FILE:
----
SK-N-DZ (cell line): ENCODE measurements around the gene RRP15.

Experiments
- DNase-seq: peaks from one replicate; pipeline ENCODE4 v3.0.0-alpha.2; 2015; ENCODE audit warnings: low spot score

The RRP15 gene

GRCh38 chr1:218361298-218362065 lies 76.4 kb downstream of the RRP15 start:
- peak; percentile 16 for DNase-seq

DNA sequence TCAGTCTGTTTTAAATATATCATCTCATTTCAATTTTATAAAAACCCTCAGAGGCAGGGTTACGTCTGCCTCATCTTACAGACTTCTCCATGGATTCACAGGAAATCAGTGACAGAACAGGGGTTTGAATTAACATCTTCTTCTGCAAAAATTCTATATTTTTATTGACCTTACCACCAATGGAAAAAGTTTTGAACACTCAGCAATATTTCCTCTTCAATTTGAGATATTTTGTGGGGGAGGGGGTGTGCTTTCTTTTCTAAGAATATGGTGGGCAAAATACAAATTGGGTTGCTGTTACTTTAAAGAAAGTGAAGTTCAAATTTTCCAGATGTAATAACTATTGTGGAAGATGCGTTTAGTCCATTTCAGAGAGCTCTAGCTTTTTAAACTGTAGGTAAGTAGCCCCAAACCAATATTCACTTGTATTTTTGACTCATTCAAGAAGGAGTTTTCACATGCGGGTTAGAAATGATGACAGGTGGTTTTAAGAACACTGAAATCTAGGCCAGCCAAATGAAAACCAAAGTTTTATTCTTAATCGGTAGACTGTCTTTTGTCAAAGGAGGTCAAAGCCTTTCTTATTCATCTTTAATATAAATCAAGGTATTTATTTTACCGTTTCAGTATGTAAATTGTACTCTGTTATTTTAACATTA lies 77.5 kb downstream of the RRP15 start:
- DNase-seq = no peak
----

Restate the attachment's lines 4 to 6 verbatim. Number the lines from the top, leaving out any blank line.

The RRP15 gene

GRCh38 chr1:218361298-218362065 lies 76.4 kb downstream of the RRP15 start:
- peak; percentile 16 for DNase-seq